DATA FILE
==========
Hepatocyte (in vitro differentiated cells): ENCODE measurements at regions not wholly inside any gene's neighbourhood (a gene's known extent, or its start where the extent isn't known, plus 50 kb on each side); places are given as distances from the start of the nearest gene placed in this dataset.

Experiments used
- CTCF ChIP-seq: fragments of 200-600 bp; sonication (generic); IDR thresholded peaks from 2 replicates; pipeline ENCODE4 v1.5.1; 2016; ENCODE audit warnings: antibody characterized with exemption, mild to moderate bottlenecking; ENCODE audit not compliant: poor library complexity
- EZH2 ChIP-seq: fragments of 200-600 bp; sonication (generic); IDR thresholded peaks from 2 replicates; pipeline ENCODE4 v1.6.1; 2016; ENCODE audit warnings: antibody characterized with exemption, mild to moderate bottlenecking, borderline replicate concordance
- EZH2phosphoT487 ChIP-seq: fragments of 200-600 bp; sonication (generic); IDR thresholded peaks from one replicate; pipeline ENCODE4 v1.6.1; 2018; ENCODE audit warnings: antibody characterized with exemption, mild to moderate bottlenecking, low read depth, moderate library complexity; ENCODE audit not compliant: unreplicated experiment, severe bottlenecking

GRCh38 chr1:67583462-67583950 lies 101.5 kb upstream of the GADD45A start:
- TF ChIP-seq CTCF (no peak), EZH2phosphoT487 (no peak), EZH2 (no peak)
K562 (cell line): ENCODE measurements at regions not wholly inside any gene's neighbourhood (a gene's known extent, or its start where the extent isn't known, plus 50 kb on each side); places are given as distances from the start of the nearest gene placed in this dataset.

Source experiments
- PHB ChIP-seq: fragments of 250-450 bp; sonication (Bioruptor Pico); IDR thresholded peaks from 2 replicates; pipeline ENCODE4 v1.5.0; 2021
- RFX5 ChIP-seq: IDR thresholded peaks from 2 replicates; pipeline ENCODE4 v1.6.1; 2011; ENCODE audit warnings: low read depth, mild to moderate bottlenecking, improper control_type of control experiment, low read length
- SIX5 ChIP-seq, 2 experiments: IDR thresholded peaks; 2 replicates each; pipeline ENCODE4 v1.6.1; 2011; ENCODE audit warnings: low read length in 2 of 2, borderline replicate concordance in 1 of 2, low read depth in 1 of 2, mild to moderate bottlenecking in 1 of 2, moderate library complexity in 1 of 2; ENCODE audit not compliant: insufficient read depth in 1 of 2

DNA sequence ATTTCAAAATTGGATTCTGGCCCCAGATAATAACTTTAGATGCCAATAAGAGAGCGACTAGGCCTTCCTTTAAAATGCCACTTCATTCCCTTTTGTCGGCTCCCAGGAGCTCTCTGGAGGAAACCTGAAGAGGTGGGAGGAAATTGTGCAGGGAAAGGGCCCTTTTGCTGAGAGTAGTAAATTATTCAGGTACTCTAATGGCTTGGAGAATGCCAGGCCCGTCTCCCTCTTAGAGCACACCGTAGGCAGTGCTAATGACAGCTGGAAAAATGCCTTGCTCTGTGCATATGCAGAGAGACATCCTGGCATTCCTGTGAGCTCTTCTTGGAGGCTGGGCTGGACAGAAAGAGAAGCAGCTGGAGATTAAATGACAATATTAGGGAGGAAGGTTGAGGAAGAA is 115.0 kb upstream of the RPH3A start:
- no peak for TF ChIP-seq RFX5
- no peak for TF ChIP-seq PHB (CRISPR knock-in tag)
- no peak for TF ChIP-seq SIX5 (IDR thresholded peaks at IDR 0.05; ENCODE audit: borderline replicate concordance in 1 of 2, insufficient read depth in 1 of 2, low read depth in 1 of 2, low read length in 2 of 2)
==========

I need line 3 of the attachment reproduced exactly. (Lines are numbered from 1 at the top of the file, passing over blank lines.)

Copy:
- CTCF ChIP-seq: fragments of 200-600 bp; sonication (generic); IDR thresholded peaks from 2 replicates; pipeline ENCODE4 v1.5.1; 2016; ENCODE audit warnings: antibody characterized with exemption, mild to moderate bottlenecking; ENCODE audit not compliant: poor library complexity